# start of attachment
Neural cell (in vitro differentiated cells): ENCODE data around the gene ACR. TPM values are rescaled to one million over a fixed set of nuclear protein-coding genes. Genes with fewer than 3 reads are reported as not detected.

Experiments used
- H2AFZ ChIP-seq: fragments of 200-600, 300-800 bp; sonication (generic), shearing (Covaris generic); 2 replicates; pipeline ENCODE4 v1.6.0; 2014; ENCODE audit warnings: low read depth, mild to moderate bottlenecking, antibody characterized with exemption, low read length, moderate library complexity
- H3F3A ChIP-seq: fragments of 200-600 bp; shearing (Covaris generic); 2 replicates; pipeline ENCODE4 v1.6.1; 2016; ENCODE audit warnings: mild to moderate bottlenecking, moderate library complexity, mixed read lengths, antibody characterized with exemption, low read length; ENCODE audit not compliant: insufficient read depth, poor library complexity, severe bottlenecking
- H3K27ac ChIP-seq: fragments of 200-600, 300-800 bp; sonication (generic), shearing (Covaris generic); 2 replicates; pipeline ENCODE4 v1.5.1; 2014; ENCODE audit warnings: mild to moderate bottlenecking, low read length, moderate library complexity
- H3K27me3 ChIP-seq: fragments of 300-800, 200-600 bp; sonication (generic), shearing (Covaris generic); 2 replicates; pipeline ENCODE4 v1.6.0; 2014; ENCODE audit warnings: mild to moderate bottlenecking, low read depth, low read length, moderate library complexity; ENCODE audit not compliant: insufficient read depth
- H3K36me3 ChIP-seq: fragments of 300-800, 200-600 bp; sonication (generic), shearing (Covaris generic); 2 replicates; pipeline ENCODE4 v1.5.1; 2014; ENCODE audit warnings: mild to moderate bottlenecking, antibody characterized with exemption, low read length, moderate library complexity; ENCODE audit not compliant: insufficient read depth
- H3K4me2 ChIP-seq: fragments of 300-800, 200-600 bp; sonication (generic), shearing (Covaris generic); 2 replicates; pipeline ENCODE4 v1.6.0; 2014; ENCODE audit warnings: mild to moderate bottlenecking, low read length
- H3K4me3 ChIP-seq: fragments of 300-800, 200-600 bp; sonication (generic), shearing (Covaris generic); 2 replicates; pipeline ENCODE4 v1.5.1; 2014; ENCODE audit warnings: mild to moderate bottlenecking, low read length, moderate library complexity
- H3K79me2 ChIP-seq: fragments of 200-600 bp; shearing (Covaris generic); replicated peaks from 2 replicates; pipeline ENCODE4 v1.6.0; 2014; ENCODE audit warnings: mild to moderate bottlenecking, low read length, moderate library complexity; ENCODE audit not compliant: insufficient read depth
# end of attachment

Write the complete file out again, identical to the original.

Neural cell (in vitro differentiated cells): ENCODE data around the gene ACR. TPM values are rescaled to one million over a fixed set of nuclear protein-coding genes. Genes with fewer than 3 reads are reported as not detected.

Experiments used
- H2AFZ ChIP-seq: fragments of 200-600, 300-800 bp; sonication (generic), shearing (Covaris generic); 2 replicates; pipeline ENCODE4 v1.6.0; 2014; ENCODE audit warnings: low read depth, mild to moderate bottlenecking, antibody characterized with exemption, low read length, moderate library complexity
- H3F3A ChIP-seq: fragments of 200-600 bp; shearing (Covaris generic); 2 replicates; pipeline ENCODE4 v1.6.1; 2016; ENCODE audit warnings: mild to moderate bottlenecking, moderate library complexity, mixed read lengths, antibody characterized with exemption, low read length; ENCODE audit not compliant: insufficient read depth, poor library complexity, severe bottlenecking
- H3K27ac ChIP-seq: fragments of 200-600, 300-800 bp; sonication (generic), shearing (Covaris generic); 2 replicates; pipeline ENCODE4 v1.5.1; 2014; ENCODE audit warnings: mild to moderate bottlenecking, low read length, moderate library complexity
- H3K27me3 ChIP-seq: fragments of 300-800, 200-600 bp; sonication (generic), shearing (Covaris generic); 2 replicates; pipeline ENCODE4 v1.6.0; 2014; ENCODE audit warnings: mild to moderate bottlenecking, low read depth, low read length, moderate library complexity; ENCODE audit not compliant: insufficient read depth
- H3K36me3 ChIP-seq: fragments of 300-800, 200-600 bp; sonication (generic), shearing (Covaris generic); 2 replicates; pipeline ENCODE4 v1.5.1; 2014; ENCODE audit warnings: mild to moderate bottlenecking, antibody characterized with exemption, low read length, moderate library complexity; ENCODE audit not compliant: insufficient read depth
- H3K4me2 ChIP-seq: fragments of 300-800, 200-600 bp; sonication (generic), shearing (Covaris generic); 2 replicates; pipeline ENCODE4 v1.6.0; 2014; ENCODE audit warnings: mild to moderate bottlenecking, low read length
- H3K4me3 ChIP-seq: fragments of 300-800, 200-600 bp; sonication (generic), shearing (Covaris generic); 2 replicates; pipeline ENCODE4 v1.5.1; 2014; ENCODE audit warnings: mild to moderate bottlenecking, low read length, moderate library complexity
- H3K79me2 ChIP-seq: fragments of 200-600 bp; shearing (Covaris generic); replicated peaks from 2 replicates; pipeline ENCODE4 v1.6.0; 2014; ENCODE audit warnings: mild to moderate bottlenecking, low read length, moderate library complexity; ENCODE audit not compliant: insufficient read depth